London, June 7 : NASA's Phoenix Mars Lander, which touched down on the surface of the Red Planet on May 26, has begin testing Martian soil for traces of water.
After two test scoops at a site nicknamed 'Dodo,' the spacecraft successfully grabbed its first real shovelful of Martian soil on June 6.
The new sample, pulled from a neighbouring patch of ground dubbed 'Baby Bear', shows signs of a mysterious white substance - thought to be ice or salt - that had been seen in the practice digs.
The lander's arm is now poised above the Thermal and Evolved-Gas Analyzer (TEGA) compartments, which will heat up the soil and test the resulting vapours for water and other components.
"This is really an important occasion for us, to be poised to make a measurement for the first time of the polar soils that'll tell us how much water is in the soil," chief scientist Peter Smith of the University of Arizona in Tucson, US.
TEGA will also test for organic molecules, as well as minerals that might have been shaped by water.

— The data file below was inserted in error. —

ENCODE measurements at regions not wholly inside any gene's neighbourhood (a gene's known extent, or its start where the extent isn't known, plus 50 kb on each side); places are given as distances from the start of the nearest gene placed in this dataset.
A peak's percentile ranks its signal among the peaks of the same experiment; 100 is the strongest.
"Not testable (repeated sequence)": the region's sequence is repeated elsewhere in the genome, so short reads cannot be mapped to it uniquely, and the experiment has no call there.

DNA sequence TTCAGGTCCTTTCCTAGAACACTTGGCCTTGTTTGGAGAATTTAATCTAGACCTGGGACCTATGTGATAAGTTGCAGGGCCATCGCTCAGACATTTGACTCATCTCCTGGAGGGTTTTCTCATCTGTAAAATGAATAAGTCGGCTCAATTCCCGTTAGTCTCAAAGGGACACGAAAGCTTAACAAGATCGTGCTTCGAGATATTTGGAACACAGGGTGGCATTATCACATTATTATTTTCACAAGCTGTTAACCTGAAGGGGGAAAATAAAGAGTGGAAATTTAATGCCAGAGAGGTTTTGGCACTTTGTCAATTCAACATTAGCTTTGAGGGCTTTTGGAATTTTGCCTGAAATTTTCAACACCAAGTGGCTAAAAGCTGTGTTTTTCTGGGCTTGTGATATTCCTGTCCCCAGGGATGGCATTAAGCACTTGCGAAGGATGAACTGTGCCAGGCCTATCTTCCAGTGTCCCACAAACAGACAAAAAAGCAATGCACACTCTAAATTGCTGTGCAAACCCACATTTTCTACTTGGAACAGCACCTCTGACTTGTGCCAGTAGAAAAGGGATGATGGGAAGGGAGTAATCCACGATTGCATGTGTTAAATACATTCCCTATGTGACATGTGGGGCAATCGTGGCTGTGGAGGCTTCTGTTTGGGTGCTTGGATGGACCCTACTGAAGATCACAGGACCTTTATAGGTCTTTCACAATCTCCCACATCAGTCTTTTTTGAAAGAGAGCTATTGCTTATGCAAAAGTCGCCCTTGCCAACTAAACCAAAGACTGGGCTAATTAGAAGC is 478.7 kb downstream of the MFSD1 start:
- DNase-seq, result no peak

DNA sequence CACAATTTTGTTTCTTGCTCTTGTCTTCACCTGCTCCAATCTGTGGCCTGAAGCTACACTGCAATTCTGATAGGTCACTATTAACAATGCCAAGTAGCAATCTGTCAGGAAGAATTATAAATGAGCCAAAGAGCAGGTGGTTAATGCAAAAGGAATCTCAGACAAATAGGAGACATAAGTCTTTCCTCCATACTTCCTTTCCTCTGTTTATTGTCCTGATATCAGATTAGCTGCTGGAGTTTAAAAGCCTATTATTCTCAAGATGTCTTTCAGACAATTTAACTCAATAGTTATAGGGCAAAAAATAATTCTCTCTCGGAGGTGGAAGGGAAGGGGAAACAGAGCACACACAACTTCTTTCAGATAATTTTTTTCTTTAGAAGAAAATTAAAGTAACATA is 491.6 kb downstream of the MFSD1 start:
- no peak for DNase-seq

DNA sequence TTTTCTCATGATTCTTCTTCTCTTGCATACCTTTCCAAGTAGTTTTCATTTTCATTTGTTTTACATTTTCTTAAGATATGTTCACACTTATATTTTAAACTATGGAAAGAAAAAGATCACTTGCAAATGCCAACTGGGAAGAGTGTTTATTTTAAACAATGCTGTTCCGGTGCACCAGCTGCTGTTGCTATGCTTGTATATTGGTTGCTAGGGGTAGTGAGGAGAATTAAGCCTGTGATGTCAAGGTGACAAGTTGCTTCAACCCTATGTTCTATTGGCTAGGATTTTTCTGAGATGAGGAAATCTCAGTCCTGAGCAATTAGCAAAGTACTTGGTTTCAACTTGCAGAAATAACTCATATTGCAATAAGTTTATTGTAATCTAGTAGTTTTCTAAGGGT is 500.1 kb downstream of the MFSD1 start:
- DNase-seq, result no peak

Because TEGA has only eight ovens for analysis, each of which can be used only one time, arm operators wanted to make sure they got just the right amount of soil - enough to guarantee some would fall into the pencil lead-sized opening to the oven, but not so much as to accidentally drop some onto other parts of the instrument.
"We're ecstatic that we got a third to a quarter of a scoopful, roughly the size of a cup. We couldn't be more happy," said robotic arm flight software lead Matt Robinson of the Jet Propulsion Laboratory in Pasadena, California, US.
According to Smith, the first results from the TEGA tests will come in over the coming week.
Phoenix will also deliver another sample to the lander's optical microscope as well as to the wet chemistry lab, which can test for components like salt.
The team may also return the robotic arm to Dodo, where the arm will dig down farther to look for a layer of ice in the soil.